• 8 yellow or while potatoes
  • Huancaína sauce
  • Lettuce leaves
  • 2 hard-boiled eggs
  • 8 large black olives, halved


  1. Heat a large pot of salted water to boiling and add the potatoes.
  2. Boil potatoes until tender when pierced with a fork.
  3. Drain water from potatoes and let cool.
  4. Slice potatoes and arrange on top of the lettuce leaves.
  5. Pour huancaína sauce over potatoes, and garnish with slices of hard-boiled egg and black olive halves.

Serves 4 to 6.

Lomo Saltado – A Tasty Treat!

I am still obsessing over Peruvian Cuisine!  One of the dishes I enjoyed several times is called Lomo Saltado.  According to our guide in Lima, Luis, the name literally means to toss in the air.  It is beef with tomatoes and onions that is served over fried potatoes with a side of rice.  (Yes! A double starch!)

The first time I tried Lomo Saltado, was at a Peruvian restaurant we visited in NC, called Machu Picchu, as a preview to our trip during the spring.  The second time I tasted the dish was at a restaurant in Lima.  I enjoyed the dish both times.  However, the most tastiest version of the dish I had was when my Peruvian “Mom” made it for us at lunch during our home stay in Cusco.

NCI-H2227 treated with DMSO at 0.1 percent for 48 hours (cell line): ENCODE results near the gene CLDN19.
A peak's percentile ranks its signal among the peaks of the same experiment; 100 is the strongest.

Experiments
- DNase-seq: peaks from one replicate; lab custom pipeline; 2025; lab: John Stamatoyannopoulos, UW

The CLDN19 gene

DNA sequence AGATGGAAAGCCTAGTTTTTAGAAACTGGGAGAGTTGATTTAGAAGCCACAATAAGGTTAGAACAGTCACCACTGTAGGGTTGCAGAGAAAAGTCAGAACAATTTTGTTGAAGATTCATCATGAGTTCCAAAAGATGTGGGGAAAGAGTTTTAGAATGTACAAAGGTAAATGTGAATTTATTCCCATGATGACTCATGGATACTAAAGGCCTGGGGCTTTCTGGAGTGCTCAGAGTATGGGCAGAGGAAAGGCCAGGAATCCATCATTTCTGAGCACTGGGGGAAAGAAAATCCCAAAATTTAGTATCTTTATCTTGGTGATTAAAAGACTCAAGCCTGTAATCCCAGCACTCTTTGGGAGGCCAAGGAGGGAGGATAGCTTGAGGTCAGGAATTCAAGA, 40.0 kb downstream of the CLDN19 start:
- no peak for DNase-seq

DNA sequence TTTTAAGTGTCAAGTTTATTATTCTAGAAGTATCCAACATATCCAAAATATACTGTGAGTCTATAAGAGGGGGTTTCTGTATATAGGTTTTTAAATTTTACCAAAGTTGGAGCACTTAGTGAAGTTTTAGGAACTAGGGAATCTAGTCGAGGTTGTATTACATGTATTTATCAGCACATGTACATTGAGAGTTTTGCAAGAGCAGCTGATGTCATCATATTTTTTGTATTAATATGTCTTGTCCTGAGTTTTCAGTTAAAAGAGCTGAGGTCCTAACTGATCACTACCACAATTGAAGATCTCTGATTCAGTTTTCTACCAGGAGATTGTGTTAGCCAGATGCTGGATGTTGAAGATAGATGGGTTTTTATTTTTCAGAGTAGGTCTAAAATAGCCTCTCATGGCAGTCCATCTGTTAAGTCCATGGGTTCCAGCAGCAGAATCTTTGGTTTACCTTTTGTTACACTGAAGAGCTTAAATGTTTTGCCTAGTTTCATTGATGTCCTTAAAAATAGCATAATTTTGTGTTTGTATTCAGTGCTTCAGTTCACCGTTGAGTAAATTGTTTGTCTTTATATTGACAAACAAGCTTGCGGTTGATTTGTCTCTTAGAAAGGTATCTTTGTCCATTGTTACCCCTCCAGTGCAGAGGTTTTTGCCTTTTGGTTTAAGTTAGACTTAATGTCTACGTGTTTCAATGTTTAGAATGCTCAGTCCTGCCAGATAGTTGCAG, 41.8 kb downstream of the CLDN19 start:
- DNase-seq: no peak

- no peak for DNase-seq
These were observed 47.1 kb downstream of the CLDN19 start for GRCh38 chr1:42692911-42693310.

Here is a recipe, courtesy of the food network,  for those of you who are adventurous enough to try it!



Cut the steak in long pieces 1/4 by 1 1/2 to 2 inches. Season the steak with salt, pepper and garlic, to taste.

In a deep-fryer or heavy-bottomed pot, heat enough oil to come halfway up the sides of the pot, to 350 degrees F. Add the fries and fry until golden. Remove them to paper towels to drain.

Add 1/8 cup of vegetable oil to a medium skillet over medium heat. Once the oil is hot add the rib-eye. After the meat has browned add the onions and cook until they soften. Add the tomato, vinegar and the soy sauce. Pour in the beer and simmer until the vegetables are cooked through. Remove the beef mixture to a serving plate and top with the fries. Garnish with parsley and serve with white rice

Is It Good To Eat?

I was on vacation last week.  (Sorry for neglecting my weekly post on all things Peru.)  I did not go anywhere, but instead had family visit me here at home.  I have to say that seeing your home from someone else’s perspective in interesting.  I take Eastern North Carolina for granted because I live here, but I had a chance to see it from a visitor’s perspective as well last week.

My brother, sister-in-law, and 13 month old niece spend the week with us.  They are foodies as well.  We spent a good portion of the week eating and drinking, as well as talking about eating and drinking.  Because “Baby D” is trying new foods each day, we began talking about what we would or wouldn’t eat.  It spurred a conversation on trying new foods.  I recounted by experience with cuy in Cusco, Peru.